Fifteen years in the making, Fake Nostalgia is the second coming of an exhibition that documents a decade of Sydney photographer Sam Stephenson’s life. This time round, the collection takes the form of a lush hard-cover book produced by Wellington’s independent publisher Bad New Books, as well as an exhibition at Sydney’s Pass~Port Store and Gallery.
Standing in for the enigmatic artist, BNB’s Harry Culy got on the blower and explained to me what the hell is going on over there.
Starting off, who is Samoh?
He is a photographer, skateboarder, ceramicist and artist, based in Sydney. For the past 20-odd years, he’s been documenting his friends with his 35-millimetre cameras then developing the photos himself at home. What else can I say?
I’m putting you on the spot.
Samoh loves fried chicken. He loves, what’s that TV show… The Wire. He’s a super social guy who’s lived in Redfern for fucking ages, and I think he just really loves his friends. You can tell he loves hanging out with people and photographing them in their natural state. There’s nothing too polished or set up in his photos. I guess he’s able to take photos of his friends that other people wouldn’t.
For me, it was funny because we’ve never met, but a lot of those faces are familiar. And even the ones that aren’t familiar felt familiar.
Yeah, I recognised so many scenes from growing up as a skater. There’s a photo of a bunch of people lying on a bed, they look really hungover after a party or something. Those sorts of moments. Or like the burger – all those Melbourne guys are obsessed with Hungry Jack’s.
Oh yeah, they love that Hungry Jack’s app.
Haha, yeah. So there’s these little nods to those times and those jokes that feel familiar, like you’ve been there or something.
So, how did the idea for the book and the exhibition come about? Were they together or separate?
Samoh made the Fake Nostalgia exhibition at China Heights (gallery) five years ago. He showed every single photograph in the book as really small black and white darkroom prints; there was a huge line of photographs that ran along two really big walls. That was ten years of his photographs, basically. I was hanging out with him a lot when he was making that show. He spent about a year in the darkroom printing all the pictures. At the time we were like, this should be a book. Five years on from thinking it was a cool idea, we finally got around to doing it. I talked to him earlier today and he said he was so glad he waited because he wasn’t ready to make it a book five years ago. You know, exhibitions don’t last forever, but a book has a life of its own. He’s stoked that we waited until he felt like he was ready.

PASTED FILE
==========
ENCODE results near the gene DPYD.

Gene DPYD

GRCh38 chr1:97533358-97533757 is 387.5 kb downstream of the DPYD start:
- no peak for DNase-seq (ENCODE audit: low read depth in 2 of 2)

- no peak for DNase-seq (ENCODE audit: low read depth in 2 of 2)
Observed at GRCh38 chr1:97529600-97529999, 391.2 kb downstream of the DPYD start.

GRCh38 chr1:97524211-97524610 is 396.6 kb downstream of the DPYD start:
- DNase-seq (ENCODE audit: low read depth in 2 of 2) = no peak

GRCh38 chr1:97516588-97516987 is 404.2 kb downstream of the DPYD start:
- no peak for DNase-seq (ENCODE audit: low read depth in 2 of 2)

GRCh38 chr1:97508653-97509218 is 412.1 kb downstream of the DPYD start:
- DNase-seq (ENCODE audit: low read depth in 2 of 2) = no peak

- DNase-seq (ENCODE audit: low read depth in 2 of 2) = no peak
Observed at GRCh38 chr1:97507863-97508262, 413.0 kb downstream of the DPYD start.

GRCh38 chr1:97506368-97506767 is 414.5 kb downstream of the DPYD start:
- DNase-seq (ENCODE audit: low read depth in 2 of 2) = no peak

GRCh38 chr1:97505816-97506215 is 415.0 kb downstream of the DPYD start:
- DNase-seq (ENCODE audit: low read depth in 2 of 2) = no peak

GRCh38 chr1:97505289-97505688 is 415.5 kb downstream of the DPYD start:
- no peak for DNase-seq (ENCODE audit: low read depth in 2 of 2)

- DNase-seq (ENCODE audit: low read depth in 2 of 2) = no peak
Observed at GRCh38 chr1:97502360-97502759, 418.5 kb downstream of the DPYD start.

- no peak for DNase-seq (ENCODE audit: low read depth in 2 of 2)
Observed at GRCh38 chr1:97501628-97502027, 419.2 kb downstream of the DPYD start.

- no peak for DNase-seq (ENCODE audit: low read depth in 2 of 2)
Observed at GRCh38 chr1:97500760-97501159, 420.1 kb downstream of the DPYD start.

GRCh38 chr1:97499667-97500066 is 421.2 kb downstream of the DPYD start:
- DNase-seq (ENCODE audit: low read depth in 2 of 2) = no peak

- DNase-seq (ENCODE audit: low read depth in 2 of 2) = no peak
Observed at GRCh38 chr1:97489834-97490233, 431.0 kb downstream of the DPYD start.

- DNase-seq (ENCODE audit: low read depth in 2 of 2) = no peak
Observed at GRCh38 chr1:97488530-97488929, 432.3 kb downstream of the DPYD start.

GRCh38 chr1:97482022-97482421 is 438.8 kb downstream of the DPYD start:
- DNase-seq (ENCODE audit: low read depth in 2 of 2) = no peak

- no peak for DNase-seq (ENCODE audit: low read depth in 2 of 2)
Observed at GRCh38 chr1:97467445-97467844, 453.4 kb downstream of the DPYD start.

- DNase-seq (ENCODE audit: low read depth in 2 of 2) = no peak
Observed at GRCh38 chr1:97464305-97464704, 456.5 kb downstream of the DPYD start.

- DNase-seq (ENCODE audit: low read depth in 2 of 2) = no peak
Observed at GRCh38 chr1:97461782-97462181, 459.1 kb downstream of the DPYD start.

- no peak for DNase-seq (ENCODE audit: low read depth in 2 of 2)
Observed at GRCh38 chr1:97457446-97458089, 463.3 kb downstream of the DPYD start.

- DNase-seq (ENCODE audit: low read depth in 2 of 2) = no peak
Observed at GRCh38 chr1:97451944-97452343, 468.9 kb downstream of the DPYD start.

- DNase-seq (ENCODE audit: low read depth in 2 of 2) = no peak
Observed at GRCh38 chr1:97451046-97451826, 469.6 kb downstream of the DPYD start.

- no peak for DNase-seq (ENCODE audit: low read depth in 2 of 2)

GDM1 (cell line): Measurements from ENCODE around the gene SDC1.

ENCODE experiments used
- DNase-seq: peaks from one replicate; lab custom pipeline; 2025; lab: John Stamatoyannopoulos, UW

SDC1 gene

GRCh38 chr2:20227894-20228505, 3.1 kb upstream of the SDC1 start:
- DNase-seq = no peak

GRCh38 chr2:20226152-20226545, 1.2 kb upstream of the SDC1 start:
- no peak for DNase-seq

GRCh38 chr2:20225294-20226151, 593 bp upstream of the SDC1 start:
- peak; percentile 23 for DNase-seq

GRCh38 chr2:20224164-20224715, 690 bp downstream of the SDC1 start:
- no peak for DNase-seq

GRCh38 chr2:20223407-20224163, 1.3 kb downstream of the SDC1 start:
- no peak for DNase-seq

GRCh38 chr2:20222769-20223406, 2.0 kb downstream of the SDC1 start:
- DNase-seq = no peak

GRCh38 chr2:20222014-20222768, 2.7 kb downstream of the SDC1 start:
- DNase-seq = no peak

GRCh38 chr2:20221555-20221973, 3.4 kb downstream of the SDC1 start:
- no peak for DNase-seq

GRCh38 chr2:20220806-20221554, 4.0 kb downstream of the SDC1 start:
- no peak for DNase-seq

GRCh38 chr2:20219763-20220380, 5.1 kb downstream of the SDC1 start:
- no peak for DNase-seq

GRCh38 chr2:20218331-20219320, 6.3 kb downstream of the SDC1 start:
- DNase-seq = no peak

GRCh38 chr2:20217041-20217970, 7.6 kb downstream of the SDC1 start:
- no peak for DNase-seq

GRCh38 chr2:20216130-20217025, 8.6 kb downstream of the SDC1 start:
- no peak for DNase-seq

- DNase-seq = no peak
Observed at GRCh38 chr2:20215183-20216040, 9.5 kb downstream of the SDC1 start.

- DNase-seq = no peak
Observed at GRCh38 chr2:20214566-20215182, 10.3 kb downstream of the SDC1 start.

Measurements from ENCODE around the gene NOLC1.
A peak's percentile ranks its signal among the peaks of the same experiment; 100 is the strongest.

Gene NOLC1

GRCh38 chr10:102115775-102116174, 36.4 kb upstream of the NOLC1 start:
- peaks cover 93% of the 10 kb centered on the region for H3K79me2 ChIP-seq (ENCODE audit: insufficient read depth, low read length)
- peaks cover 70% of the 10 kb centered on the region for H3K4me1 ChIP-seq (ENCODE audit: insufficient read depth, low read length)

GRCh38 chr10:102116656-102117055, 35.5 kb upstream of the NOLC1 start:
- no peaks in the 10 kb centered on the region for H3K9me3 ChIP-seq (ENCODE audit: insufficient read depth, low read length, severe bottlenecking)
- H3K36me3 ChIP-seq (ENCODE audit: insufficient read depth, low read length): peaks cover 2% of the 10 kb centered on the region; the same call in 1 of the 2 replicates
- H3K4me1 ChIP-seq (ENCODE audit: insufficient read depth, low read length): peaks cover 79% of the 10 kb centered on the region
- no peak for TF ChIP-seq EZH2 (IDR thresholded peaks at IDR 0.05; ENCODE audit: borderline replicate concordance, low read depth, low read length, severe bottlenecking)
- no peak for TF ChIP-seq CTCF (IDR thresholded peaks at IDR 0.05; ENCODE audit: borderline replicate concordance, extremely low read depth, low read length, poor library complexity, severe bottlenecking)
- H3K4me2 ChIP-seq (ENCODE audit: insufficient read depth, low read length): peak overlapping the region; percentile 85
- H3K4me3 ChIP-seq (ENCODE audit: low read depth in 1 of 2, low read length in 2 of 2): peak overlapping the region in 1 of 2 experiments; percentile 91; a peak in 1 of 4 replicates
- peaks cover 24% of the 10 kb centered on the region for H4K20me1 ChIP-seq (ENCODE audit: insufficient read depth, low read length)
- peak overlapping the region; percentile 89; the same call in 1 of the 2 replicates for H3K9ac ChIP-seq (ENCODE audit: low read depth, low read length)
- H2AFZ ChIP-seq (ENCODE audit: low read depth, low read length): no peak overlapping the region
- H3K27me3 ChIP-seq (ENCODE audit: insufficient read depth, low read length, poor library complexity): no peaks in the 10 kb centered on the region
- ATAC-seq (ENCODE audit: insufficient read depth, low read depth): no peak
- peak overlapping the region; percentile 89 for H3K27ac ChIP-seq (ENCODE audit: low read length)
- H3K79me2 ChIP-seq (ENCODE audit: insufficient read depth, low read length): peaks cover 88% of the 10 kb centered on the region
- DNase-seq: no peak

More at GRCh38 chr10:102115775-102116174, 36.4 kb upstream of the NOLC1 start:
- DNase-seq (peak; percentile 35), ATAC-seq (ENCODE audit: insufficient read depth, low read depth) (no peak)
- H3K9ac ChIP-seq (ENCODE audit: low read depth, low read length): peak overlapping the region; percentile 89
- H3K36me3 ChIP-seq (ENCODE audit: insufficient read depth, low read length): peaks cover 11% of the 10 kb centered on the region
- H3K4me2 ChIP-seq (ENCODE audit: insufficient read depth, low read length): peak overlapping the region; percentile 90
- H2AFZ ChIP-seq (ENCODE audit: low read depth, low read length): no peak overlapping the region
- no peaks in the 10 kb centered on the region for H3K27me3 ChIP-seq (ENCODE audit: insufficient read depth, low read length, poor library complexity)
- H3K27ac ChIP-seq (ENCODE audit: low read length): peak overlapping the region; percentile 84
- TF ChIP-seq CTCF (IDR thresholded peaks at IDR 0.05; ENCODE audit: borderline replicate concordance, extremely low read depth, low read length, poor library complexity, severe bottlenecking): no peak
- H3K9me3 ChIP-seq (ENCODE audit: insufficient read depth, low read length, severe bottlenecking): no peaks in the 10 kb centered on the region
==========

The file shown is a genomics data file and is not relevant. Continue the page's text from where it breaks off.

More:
It’s funny that the way you look at the images changes over the years. They take on a different meaning.
The time thing is interesting. The photographs are from between 15 and five years ago now, and it’s called Fake Nostalgia but there is some real nostalgia for me in there now. Even though that same stuff is still going on with younger skaters, or even some of those same people, I don’t know.
You realise 15 years ago isn’t as long ago as it sounds. But it is.
I know, right? Especially with skating and stuff, you let your mind just go back to that time and it feels like just the other day. But no, it’s fucking 15 years ago. It fucks up your sense of time.
The main way I can tell is by the pants. The pants have changed.
And there are no iPhones in the photos; there’s that one mobile phone with a text message on it. But yeah, no iPhones and the pants are different.
And there are people who are actually gone.
There’s a girl in there who used to hang out at the skatepark in Sydney, at Waterloo, called Shantell, she passed away. Samoh dedicates the book to four people who have passed away. There’s also a baby-faced Callum Paul when he was 17, and Chima when he was really young, other people like Ritchie Jackson…
So now there’s a new exhibition.
Yes, so the idea with the new exhibition was to launch the book and reimagine the exhibition as cheap, big posters on the wall.
Do you think Samoh took photos at the exhibition opening?
He definitely hasn’t stopped taking photos. He’s probably shot Fake Nostalgia 2 in the last five years or whatever. He’s always shooting; it’s just a question of when he’ll decide to make another collection. Someone said the other day it’s like he’s creating a never-ending archive.
Like a lot of artists, it’s good to have someone like yourself to help sensitively showcase his practice in a decisive way. It’s a nice thing to do in a way but it’s almost a side attraction to the central thing.